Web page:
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On Racial Inequality

Dear Kennedy Center Friends,

My heart aches watching the images of the unjust death of George Floyd, and the global demonstrations in response. These events force us to confront the underlying issues of racial inequality. For me personally, this is a time of reflection and introspection regarding my own prejudices and moments of inaction. I truly believe that to rid our communities of racism, we need to start with ourselves—even when it is uncomfortable.

At the Kennedy Center, we encourage learning by exploring the world. I have always loved international study because it pushes me out of my comfort zone and encourages me to open my mind to new ideas, peoples, and ways of living. It is so easy for us to surround ourselves with what is familiar, but it is when we leave our comfort zone and interact with others that we are able to confront our own racial prejudices and biases. At the October 2018 BYU Forum, Bryan Stevenson, author of Just Mercy, said, “There is power in proximity.” He encouraged the BYU community to get close to those on the margins of society, to change the narrative by having difficult discussions about race. He said we need to be willing to be uncomfortable and do uncomfortable things.

President Russell M. Nelson calls for us to repent and “abandon attitudes of prejudice against any group of God’s children.” As a Kennedy Center community, we want to follow the prophet and proactively help build bridges of understanding, rather than walls of segregation. Recently, President Kevin Worthen expressed his commitment to fostering difficult conversations about race as a BYU community, and we are working to facilitate discussion through the Kennedy Center. But, for such conversations to be productive, we each must look deep within ourselves, be humble, and seek to be filled with God’s love. It takes a willingness to be vulnerable to reach out and learn from those that are hurting. King Benjamin teaches us how:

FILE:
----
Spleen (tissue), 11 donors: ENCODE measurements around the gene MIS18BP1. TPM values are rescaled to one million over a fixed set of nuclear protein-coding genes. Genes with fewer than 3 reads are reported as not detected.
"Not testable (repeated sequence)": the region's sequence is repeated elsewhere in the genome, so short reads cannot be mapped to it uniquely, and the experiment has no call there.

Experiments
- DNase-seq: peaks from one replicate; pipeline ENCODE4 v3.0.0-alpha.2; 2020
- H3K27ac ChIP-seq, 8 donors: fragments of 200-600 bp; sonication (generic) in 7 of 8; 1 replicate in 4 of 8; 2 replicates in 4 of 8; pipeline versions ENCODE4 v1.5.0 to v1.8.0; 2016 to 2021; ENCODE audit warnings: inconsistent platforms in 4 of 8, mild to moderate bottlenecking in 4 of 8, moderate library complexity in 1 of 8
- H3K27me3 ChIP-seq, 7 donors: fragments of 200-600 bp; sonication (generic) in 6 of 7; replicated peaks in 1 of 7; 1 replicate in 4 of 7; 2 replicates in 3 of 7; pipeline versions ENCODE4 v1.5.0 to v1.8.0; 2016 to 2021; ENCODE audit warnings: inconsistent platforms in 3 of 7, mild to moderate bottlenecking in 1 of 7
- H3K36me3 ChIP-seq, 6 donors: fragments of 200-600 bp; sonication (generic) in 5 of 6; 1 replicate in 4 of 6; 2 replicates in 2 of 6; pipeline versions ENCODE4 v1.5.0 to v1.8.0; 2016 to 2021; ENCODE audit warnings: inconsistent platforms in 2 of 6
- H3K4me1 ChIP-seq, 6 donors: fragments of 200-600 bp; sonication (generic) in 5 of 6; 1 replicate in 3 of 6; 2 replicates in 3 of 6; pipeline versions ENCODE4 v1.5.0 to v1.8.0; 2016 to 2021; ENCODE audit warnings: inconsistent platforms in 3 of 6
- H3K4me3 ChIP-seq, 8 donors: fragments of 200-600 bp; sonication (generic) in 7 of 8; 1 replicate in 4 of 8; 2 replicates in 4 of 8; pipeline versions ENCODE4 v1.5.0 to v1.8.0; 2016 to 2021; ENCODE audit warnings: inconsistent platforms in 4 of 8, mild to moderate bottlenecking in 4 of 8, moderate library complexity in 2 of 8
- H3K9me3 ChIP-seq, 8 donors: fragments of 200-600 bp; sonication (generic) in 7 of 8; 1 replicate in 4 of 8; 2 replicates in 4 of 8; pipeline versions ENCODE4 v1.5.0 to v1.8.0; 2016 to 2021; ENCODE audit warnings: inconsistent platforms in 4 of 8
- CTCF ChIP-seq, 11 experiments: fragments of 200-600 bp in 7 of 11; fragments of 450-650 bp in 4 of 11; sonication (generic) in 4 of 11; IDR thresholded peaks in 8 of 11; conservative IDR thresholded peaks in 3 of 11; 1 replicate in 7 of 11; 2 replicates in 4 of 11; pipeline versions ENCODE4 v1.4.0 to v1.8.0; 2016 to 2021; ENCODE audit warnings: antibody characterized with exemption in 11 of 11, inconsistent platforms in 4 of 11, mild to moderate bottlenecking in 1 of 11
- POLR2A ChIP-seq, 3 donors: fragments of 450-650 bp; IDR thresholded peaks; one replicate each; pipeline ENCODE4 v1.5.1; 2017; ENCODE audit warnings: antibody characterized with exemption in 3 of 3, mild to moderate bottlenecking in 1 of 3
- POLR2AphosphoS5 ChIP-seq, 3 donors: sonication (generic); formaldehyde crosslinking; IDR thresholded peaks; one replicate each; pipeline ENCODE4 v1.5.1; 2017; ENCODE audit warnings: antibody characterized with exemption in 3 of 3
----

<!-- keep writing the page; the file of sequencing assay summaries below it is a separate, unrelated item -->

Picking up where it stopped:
Humble yourselves even in the depths of humility, calling on the name of the Lord daily, and standing steadfastly in the faith . . . . And behold, I say unto you that if ye do this ye shall always rejoice, and be filled with the love of God . . . ye shall grow . . . in the knowledge of that which is just and true. And ye will not have a mind to injure one another, but to live peaceably. . . . (Mosiah 4:11–13)

There is power when we live the gospel of Jesus Christ and are filled with God’s love. I have hope in that power. I have hope in our students who desire to make a difference in the world. We all need to be part of the solution. It will require educating ourselves, listening to others with respect, and confronting our own biases in order to bring racial equality to our communities. In the weeks ahead, we will continue sharing individual stories, speakers, courses, books, and more to help us come together in this essential work.

With Love and Respect,

Renata Forste, Director
David M. Kennedy Center for International Studies
June 2020